water art installations

    Published: August 5, 2016

    5 Water Art Installations That Will Blow Your Mind

    Humans are mesmerized by water and how it flows and moves with so little effort. Small wonder then, that many artists choose to make water their subject. The artists responsible for the five installations below took matters one step further. They don’t make art about water. They create art with water.

    Rain Room

    Created in 2012 by Random International, Rain Room answers that age-old question, how cool would it be if the human body could deflect rain? The answer, of course, is very cool indeed.

    Filled with perpetually falling water, the Rain Room includes technology that pauses the “rain” when a human body is detected. The rain falls all around you, as if you controlled the very weather. First shown at the Barbican Center, the Rain Room is currently at the Los Angeles County Museum of Art.

    Rain Oculus

    At Marina Bay Sands Resort in Singapore, a 70-foot acrylic drain holds a constantly swirling whirlpool directing water into a two-story waterfall into a pool surrounded by the store’s shops. The intensity and shape of the water is ever changing, and the clear nature of the bowl means you can watch the whirlpool from above or below. At its most intense the water falls at 8000 gallons a minute, after which it is collected and redirected back up to the drain.

    While a beautiful kinetic art piece in its own right, Rain Oculus also performs a function, collecting rainwater and acting as a skylight.


    Every year the city of Venice experiences a flood event known as the Acqua Alta. In an exhibit at Paris’s Palais de Tokyo, artist Céleste Boursier-Mougenot has created a dark, surreal installation suggesting the devastation that would occur should the same flooding overcome Paris.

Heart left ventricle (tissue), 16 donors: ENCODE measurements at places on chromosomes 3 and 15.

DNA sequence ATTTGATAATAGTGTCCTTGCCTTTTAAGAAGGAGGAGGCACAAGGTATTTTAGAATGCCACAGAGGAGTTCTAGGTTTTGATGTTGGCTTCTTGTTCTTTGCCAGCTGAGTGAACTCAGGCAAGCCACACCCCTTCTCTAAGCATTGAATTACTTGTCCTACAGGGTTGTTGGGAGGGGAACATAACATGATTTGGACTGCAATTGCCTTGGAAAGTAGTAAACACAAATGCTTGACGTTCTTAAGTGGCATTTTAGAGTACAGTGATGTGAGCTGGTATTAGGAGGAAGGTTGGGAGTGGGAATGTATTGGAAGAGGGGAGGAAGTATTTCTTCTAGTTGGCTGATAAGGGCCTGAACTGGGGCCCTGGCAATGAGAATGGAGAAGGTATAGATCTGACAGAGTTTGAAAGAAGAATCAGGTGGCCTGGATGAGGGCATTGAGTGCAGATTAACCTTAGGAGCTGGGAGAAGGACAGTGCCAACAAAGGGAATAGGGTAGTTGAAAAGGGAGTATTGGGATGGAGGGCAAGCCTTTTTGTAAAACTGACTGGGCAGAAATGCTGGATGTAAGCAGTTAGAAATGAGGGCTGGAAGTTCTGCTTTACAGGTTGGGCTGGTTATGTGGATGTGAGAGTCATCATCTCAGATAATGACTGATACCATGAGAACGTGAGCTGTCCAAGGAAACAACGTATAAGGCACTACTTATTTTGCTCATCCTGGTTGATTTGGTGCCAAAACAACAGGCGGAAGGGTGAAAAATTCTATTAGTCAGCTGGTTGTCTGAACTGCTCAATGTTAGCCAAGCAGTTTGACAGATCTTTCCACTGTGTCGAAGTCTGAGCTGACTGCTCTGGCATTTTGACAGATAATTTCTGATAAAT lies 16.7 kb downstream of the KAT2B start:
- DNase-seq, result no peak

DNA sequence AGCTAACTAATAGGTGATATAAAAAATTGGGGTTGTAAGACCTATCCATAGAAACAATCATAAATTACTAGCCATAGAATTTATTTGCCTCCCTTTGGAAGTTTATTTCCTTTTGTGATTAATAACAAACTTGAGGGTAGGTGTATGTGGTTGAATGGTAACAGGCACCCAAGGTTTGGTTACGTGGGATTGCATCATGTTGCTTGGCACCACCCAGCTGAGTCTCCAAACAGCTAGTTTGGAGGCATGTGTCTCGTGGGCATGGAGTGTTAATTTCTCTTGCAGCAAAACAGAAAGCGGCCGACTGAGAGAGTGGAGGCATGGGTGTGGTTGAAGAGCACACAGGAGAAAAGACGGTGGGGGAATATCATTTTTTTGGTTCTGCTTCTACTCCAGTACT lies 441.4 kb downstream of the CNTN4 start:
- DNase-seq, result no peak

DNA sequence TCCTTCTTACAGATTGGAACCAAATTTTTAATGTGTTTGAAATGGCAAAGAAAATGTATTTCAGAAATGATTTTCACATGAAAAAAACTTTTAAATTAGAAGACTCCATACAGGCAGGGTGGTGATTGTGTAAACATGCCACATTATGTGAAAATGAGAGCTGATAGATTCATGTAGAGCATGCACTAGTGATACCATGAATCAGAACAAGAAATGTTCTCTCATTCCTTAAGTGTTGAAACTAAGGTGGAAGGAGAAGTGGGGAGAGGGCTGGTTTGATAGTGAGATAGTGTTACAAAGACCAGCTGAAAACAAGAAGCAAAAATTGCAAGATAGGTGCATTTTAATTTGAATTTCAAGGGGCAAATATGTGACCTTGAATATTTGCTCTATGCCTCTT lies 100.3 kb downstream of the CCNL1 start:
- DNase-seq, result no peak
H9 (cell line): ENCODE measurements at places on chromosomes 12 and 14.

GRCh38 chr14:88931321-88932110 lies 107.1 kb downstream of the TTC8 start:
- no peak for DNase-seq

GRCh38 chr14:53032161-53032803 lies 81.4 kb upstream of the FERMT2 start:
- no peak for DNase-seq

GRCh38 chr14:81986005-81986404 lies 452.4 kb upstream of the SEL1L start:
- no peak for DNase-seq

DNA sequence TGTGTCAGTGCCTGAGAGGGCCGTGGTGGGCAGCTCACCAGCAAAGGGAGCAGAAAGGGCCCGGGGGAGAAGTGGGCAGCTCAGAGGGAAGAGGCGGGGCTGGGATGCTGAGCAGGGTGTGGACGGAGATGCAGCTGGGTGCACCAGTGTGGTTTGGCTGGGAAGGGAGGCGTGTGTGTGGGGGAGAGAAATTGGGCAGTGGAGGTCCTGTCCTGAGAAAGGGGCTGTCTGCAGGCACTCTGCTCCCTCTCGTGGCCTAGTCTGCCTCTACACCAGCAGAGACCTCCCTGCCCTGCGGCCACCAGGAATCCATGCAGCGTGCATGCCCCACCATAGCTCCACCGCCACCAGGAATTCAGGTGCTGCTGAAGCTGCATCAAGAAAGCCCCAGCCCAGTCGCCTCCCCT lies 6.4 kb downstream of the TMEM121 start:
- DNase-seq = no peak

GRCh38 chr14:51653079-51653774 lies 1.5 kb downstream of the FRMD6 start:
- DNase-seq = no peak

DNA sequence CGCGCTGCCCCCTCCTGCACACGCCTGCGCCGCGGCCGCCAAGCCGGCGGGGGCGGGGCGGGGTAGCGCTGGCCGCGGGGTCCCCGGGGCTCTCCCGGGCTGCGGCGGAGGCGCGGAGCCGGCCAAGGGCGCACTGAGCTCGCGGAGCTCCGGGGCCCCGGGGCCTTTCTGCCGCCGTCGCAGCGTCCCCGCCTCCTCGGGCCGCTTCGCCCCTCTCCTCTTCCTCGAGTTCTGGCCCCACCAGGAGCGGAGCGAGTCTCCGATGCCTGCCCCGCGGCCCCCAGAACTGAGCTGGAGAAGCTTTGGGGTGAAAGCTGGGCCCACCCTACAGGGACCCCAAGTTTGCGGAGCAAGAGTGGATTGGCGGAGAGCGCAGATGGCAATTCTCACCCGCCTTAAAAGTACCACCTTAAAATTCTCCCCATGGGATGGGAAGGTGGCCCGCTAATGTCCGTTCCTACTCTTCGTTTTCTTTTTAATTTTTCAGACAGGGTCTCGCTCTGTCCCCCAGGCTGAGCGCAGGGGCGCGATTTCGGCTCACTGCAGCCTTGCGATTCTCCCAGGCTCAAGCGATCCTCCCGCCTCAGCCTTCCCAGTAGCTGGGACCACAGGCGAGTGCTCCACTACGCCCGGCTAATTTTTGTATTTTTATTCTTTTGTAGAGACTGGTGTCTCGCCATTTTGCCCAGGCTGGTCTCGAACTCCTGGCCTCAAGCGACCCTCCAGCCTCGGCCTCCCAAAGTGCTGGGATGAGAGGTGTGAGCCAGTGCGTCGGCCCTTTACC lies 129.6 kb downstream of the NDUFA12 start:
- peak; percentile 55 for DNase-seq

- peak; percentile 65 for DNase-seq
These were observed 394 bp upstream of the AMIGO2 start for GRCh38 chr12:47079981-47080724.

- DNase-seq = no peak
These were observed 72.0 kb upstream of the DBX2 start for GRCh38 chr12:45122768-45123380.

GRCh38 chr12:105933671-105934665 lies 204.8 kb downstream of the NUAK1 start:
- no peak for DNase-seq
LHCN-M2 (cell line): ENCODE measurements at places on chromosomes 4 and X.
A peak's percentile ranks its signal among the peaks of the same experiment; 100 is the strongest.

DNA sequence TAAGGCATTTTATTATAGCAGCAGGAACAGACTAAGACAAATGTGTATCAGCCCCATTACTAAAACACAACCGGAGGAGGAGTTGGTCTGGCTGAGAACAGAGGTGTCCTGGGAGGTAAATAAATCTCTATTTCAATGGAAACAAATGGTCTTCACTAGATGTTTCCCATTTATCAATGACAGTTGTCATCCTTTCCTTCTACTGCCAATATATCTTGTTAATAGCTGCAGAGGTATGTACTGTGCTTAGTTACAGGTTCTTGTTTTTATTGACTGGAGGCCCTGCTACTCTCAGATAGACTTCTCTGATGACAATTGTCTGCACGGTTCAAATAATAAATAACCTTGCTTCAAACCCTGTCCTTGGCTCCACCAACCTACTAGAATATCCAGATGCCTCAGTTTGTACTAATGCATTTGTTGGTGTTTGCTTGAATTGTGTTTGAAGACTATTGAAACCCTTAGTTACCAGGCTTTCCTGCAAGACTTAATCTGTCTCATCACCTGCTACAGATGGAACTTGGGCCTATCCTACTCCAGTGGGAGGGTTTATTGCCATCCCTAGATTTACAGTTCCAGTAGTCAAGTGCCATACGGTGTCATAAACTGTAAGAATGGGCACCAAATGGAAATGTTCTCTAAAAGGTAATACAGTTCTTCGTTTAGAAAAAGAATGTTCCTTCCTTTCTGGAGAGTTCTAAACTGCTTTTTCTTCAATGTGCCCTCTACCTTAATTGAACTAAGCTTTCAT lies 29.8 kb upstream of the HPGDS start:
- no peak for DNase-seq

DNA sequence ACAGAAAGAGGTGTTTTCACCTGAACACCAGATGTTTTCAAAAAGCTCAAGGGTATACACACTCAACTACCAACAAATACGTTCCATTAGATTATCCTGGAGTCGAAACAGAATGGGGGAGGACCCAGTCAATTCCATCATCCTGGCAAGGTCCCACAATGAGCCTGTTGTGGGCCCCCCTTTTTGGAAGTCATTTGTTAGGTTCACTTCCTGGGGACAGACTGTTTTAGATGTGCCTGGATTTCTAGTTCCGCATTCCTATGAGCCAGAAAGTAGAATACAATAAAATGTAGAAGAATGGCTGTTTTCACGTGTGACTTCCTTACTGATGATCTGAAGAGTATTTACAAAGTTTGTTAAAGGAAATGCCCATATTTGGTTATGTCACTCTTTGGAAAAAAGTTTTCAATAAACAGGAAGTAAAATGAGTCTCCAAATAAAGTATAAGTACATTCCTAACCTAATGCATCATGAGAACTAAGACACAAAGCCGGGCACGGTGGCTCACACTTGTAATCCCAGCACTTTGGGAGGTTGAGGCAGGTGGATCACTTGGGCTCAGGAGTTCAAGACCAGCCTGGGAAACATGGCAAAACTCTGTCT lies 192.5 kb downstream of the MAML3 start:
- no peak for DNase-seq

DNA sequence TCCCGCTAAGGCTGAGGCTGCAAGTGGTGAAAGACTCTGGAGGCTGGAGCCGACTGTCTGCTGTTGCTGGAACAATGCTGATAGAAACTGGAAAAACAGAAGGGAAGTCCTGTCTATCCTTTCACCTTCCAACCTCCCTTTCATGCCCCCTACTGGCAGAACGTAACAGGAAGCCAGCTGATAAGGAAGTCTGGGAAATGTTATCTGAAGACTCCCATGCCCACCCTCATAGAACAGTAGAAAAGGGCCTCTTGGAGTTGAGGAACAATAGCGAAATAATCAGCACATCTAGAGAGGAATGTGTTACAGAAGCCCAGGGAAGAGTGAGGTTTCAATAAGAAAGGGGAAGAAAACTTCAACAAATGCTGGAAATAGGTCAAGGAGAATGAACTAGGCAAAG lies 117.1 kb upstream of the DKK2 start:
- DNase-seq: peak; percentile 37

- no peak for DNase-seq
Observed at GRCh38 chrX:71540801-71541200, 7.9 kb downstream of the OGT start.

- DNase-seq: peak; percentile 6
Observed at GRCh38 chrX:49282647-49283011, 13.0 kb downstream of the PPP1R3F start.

Titled ACQUA ALTA, visitors pilot a boat through dark water inside the museum, navigating jagged foam landscapes. As you move through the installation, you’re filmed, and your movements projected onto a wall in eerie silhouettes. It’s a stark reminder of how much damage water can cause in an urban environment.

    Michael Cross’ Bridge

    The floor of a gallery in London’s Dilston Grove is also flooded. You move through the installation on mechanical stepping stones that rise from the water, one at a time, leaving you with no choice but to surrender your destination to the installation. The high walls, ceiling, and windows of the gallery—originally a church—give Bridge a surreal and ethereal quality.

    The Silent Evolution

    If you want to fully experience Jason deCaires Taylor’s art, you need to be comfortable snorkeling or scuba diving. The Silent Evolution is located in the National Marine Park of Isla Majeres, Cancun, and Punta Nizuc, and included four hundred life-like human sculptures made from materials designed to encourage the growth of marine life.

    As coral and marine life colonize the sculptures, the installation will give visitors a unique water experience—and hopefully take some of the human impact off the Cancun Marine Park, a preserve that sees more than 750,000 visitors a year.